The Ugandan AIDS Rural Treatment Outcomes study was funded by U.S. National Institutes of Health (NIH) R01 MH-054907, K23 MH-079713, K23 MH-079713-03S1, and P30 AI-027763. Dr. Kruse was supported by grant T32HP12706-03-00 from the Health Resources and Services Administration for the Harvard General Medicine Fellowship and the Ryoichi Sasakawa Fellowship Fund. Dr. Bangsberg was funded by NIH grant K24 MH87227. Dr. Haberer was funded by NIH grant K23 087228.
AIDS and Behavior
Smoking cessation, AIDS (Disease) -- Patients -- Tobacco use, AIDS (Disease) -- Uganda -- Treatment, Antiretroviral treatment
We conducted a longitudinal study of tobacco use among adults initiating antiretroviral therapy (ART) in Mbarara, Uganda where 11% of men and 3% of women use tobacco according to the 2011 Demographic and Health Survey. In a prospective cohort, self-reported tobacco use was assessed before starting ART and reassessed every 3–4 months. Plasma cotinine, a nicotine metabolite, was measured in a subset of adults pre-ART to verify self-report. Among 496 subjects, 50 (10%) reported current tobacco use (20% of men, 6% of women). Most (53%) adults with elevated cotinine levels (>15 ng/mL) reported no tobacco use. By 6 months after ART initiation, 33% of tobacco users had quit (95% CI=20–46%). By 5 years, 64% quit (95% CI=47–77%). Self-reported tobacco use among rural Ugandans starting ART was twice as common as among the local background population and use may be underreported. ART initiation could be an opportunity for tobacco cessation interventions.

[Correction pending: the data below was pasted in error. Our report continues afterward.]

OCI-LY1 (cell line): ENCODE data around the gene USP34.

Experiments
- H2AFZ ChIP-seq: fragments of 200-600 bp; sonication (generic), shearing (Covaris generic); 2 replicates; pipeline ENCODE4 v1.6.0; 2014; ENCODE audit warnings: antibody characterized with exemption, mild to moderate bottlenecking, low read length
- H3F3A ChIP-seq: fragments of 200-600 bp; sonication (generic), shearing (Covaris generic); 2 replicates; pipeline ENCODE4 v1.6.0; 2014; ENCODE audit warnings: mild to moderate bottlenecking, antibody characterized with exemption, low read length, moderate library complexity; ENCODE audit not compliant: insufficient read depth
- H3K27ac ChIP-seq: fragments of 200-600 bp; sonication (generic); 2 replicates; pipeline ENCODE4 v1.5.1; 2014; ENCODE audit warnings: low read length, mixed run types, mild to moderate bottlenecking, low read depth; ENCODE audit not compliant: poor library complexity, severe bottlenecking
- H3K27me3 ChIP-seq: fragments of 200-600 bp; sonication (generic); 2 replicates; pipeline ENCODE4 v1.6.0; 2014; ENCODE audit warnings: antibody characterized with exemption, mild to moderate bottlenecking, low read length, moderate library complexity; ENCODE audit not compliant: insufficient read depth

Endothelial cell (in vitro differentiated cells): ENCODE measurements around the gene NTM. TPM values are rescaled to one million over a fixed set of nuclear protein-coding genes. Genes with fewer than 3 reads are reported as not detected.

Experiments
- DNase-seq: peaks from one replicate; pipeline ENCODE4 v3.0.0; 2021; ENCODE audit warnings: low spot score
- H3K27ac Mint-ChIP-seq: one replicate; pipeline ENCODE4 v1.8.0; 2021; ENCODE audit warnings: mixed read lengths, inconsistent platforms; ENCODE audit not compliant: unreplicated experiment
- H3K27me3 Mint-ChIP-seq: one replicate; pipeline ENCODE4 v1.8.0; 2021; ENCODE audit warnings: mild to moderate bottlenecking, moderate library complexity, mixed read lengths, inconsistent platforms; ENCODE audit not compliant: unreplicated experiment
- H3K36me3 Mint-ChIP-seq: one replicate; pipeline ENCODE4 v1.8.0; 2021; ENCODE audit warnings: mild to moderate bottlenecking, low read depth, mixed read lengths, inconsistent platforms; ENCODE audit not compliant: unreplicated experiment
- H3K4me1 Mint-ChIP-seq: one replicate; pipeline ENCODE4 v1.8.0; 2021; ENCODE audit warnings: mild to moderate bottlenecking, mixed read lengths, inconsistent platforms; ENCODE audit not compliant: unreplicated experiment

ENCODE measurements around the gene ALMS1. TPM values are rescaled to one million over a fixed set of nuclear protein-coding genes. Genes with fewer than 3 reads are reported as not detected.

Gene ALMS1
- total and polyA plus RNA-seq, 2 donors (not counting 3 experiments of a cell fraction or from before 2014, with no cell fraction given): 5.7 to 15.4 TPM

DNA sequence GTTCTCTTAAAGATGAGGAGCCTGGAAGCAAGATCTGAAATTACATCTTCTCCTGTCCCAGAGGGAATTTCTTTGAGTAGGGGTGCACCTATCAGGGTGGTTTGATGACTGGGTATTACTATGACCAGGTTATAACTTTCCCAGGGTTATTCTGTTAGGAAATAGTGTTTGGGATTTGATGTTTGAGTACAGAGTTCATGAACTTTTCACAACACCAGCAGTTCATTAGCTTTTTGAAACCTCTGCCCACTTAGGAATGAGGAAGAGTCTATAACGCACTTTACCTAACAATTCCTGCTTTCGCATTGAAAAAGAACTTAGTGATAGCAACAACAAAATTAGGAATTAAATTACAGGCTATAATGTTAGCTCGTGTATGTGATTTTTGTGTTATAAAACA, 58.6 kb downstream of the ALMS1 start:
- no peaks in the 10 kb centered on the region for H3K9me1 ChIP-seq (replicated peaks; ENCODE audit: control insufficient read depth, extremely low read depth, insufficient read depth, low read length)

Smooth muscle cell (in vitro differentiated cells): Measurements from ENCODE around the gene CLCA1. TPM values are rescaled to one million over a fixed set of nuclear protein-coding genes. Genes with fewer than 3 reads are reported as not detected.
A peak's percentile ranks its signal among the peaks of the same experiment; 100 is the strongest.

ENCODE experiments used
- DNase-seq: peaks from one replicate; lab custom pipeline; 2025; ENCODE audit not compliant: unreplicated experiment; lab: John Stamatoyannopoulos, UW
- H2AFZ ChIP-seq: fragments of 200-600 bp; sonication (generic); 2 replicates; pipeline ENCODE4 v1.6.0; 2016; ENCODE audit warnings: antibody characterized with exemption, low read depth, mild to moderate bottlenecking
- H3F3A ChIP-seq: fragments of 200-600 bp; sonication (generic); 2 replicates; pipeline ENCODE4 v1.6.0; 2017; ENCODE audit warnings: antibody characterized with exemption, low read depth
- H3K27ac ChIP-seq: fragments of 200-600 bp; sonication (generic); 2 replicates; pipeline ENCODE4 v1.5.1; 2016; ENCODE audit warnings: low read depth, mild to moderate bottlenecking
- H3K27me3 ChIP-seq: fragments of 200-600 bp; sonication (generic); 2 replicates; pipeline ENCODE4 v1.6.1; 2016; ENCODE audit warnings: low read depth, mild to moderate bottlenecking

Kruse GR, Bangsberg DR, Hahn JA, Haberer JE, Hunt PW, Muzoora C, Bennett JP, Martin JN, Rigotti NA. Tobacco Use Among Adults Initiating Treatment for HIV Infection in Rural Uganda. AIDS Behav. 2014 Mar 18.